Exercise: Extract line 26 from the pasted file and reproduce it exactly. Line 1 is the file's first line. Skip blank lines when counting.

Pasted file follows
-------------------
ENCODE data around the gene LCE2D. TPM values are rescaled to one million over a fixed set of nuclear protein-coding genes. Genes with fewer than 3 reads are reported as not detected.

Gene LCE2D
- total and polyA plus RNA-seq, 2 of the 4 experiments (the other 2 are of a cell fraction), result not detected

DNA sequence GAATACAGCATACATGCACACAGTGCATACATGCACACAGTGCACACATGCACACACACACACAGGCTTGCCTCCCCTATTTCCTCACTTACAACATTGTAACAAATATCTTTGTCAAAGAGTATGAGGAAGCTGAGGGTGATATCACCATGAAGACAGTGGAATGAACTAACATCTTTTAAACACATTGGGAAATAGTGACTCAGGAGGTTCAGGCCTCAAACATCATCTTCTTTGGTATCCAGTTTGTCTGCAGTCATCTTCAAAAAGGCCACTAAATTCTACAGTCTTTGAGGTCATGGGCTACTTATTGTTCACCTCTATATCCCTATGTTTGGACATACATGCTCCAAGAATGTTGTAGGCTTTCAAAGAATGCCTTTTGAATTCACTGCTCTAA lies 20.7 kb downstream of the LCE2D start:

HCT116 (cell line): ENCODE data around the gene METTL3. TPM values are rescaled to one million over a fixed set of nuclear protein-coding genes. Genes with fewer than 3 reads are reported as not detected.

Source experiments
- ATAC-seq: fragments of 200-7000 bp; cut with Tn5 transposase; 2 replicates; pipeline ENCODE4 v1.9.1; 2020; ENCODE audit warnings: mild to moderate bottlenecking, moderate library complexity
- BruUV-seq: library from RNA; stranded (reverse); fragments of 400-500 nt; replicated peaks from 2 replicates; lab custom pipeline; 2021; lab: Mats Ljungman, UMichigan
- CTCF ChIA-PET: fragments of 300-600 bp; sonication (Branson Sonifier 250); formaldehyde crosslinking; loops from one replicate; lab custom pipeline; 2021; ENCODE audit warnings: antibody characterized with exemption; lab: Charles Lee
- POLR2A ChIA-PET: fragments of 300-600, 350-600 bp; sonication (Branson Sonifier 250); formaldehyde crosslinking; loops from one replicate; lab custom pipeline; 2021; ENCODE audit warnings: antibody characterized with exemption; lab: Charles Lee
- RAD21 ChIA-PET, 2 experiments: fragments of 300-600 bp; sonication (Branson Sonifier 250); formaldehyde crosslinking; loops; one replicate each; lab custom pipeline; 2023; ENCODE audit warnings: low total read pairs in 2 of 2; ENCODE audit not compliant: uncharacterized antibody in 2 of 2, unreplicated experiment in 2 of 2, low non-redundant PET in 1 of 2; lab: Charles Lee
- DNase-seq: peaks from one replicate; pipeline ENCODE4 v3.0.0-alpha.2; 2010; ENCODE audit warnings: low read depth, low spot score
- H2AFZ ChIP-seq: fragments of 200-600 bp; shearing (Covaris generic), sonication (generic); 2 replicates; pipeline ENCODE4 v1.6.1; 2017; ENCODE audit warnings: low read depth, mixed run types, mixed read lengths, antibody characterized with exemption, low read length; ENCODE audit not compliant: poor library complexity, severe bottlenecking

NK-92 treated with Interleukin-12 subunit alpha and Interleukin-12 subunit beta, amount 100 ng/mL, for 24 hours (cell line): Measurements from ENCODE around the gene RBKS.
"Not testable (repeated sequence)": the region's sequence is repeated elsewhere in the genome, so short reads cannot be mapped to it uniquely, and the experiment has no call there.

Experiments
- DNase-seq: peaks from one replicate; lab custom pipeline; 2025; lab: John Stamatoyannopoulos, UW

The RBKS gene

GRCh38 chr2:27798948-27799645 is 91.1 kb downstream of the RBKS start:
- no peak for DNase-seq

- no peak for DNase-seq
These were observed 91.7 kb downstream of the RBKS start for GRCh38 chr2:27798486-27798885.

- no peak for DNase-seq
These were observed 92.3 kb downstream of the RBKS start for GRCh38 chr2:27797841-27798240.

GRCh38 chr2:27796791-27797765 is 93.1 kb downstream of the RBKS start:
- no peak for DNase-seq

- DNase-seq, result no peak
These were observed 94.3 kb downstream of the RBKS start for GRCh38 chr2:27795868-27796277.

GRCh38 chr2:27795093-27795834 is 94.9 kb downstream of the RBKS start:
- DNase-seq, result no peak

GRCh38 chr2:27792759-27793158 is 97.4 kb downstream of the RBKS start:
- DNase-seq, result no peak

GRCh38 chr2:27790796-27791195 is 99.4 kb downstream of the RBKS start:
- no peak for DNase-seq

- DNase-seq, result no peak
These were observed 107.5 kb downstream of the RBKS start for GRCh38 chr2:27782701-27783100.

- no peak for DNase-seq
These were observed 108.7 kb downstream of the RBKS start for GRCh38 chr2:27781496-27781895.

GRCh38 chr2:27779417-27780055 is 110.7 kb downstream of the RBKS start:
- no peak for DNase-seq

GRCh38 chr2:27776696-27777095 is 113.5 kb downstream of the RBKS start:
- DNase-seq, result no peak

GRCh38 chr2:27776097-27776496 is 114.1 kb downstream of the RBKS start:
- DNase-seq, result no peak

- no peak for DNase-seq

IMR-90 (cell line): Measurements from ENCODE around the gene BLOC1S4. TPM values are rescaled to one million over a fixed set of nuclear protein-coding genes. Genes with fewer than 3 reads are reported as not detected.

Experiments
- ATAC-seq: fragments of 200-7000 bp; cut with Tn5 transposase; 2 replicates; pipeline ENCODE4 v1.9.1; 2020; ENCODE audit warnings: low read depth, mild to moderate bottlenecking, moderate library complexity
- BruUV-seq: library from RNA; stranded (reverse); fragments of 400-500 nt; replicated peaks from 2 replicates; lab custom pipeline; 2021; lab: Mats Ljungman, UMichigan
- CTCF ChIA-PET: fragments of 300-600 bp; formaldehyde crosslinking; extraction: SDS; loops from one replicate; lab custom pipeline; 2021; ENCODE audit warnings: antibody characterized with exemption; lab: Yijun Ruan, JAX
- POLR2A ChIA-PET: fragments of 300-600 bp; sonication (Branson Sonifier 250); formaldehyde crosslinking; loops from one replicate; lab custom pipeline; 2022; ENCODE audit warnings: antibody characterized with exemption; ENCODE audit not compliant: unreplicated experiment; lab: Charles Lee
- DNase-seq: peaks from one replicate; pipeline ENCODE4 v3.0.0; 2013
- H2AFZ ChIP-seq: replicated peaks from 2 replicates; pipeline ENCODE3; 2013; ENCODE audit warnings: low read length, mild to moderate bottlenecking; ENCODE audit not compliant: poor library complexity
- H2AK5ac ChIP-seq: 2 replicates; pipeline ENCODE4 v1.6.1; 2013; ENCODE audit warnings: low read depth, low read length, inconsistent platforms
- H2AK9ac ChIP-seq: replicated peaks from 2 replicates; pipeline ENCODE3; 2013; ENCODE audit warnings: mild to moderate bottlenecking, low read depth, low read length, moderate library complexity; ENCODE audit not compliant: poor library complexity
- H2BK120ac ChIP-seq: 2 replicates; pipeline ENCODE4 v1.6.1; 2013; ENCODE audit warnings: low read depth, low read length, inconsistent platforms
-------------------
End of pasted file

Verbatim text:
- no peak for DNase-seq